With just about everyone seeming to be on Facebook these days, it’s hard not to see what your friends have “liked.” Reading most articles online give you the opportunity to give a thumbs up. Clicking the “like” button may seem like a relatively personal action at the time, but in reality we should know that our Facebook friends and others can see this information as well. Sometimes the consequences of that “like” go far beyond what we could imagine.
Daniel Ray Carter Jr. of Virginia learned the hard way. He “liked” the page for a candidate running against his boss. His problems started in the summer of 2009, according to a Washington Post article.
“[L]ongtime Hampton Sheriff B.J. Roberts was running for reelection, according to the lawsuit, filed in federal court in Newport News in March 2011. Roberts learned that some of his employees, including Carter, were actively supporting another high-ranking Sheriff’s Office official, Jim Adams, in the election.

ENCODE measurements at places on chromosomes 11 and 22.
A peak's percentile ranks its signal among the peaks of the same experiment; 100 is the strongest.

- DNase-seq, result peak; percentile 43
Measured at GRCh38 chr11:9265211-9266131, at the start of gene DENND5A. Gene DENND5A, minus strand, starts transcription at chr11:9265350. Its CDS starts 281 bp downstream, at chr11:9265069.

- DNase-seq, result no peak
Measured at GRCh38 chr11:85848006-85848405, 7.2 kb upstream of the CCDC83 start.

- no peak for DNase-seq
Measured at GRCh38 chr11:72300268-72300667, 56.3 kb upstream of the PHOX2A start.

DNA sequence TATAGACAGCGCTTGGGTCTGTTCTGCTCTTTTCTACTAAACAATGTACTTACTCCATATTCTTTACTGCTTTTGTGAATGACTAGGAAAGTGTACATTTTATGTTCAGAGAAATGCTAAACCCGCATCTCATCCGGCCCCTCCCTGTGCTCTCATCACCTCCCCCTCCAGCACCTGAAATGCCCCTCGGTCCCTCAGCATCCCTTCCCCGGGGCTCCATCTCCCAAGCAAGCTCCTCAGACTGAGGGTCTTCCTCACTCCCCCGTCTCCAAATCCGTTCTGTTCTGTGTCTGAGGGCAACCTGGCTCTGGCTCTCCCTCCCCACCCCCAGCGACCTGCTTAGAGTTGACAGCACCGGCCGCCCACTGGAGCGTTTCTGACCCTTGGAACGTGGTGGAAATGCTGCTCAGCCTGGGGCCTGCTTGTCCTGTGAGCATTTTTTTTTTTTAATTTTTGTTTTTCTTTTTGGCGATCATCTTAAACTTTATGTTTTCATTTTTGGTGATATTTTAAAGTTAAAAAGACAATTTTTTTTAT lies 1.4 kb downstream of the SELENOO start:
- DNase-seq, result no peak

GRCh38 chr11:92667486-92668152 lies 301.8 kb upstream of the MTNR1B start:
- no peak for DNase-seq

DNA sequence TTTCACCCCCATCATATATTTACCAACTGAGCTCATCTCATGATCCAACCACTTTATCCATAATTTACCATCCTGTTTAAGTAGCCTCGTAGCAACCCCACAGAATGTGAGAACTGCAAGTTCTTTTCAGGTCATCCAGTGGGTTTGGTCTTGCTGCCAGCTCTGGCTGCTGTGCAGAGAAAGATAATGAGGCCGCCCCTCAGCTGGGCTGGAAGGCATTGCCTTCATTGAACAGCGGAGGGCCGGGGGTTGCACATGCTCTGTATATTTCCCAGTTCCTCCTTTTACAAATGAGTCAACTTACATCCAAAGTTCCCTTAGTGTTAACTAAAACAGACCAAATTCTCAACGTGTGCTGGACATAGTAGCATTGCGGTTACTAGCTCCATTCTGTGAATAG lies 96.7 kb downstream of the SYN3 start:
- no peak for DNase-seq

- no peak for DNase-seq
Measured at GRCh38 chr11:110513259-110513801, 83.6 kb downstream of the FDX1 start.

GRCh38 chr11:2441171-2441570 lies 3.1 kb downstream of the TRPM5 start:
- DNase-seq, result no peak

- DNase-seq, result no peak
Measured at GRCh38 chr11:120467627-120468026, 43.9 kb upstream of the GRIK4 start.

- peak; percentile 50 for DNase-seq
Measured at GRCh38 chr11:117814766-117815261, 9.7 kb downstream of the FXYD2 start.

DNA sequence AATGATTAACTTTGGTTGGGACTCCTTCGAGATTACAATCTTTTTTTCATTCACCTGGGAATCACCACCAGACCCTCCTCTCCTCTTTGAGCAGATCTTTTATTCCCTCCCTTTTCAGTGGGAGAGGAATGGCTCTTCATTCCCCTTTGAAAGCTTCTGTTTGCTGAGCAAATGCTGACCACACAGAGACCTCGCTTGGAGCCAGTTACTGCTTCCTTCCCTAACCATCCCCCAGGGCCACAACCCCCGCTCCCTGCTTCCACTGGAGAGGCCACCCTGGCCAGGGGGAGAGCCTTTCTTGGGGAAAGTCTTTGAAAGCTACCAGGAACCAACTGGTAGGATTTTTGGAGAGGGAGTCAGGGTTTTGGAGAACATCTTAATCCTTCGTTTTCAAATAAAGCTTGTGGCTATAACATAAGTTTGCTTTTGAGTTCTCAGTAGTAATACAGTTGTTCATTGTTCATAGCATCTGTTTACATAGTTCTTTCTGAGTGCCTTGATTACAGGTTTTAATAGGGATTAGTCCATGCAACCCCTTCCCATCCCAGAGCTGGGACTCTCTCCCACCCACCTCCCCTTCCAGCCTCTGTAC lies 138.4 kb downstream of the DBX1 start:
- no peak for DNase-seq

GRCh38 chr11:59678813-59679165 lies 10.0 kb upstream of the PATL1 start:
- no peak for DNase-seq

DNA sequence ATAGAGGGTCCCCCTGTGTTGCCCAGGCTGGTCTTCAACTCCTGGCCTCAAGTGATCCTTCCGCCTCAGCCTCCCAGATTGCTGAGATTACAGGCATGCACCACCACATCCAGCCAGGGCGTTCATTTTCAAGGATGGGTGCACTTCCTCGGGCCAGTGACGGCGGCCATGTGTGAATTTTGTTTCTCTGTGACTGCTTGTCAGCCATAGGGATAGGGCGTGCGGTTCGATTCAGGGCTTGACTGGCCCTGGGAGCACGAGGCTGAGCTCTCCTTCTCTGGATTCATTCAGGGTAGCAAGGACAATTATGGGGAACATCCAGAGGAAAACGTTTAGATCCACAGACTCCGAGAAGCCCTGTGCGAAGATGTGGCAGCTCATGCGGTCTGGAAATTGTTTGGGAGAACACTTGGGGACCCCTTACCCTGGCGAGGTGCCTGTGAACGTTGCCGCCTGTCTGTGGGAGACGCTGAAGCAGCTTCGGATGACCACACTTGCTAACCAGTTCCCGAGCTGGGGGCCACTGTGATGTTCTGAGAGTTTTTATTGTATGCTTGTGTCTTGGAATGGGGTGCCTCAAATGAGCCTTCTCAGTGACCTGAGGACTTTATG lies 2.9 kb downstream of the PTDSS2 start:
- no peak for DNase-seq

Carter liked Adams’s campaign page on Facebook, according to court records. When Roberts learned of the campaigning on the site, he became “incensed” and called a meeting of employees, according to the lawsuit. He allegedly told them that he would be sheriff for “as long as I want it.”
After the meeting, the lawsuit says, Roberts approached Carter and told him: “You made your bed, now you’re going to lie in it — after the election you’re gone.”
Sheriff Roberts won the election and Carter was fired. Carter sued claiming that his First Amendment rights were violated and his case reached the U.S. Court of Appeals for the 4th Circuit. Facebook and the ACLU filed briefs supporting him.
A follow-up article this past September showed the Court ruling that indeed “liking” something on Facebook is a form of protected speech. Virginia’s ACLU legal director said, “The court properly recognized that in an era when so much of our communication takes place through social media liking a political Facebook page is an important means of political expression that deserves First Amendment expression.”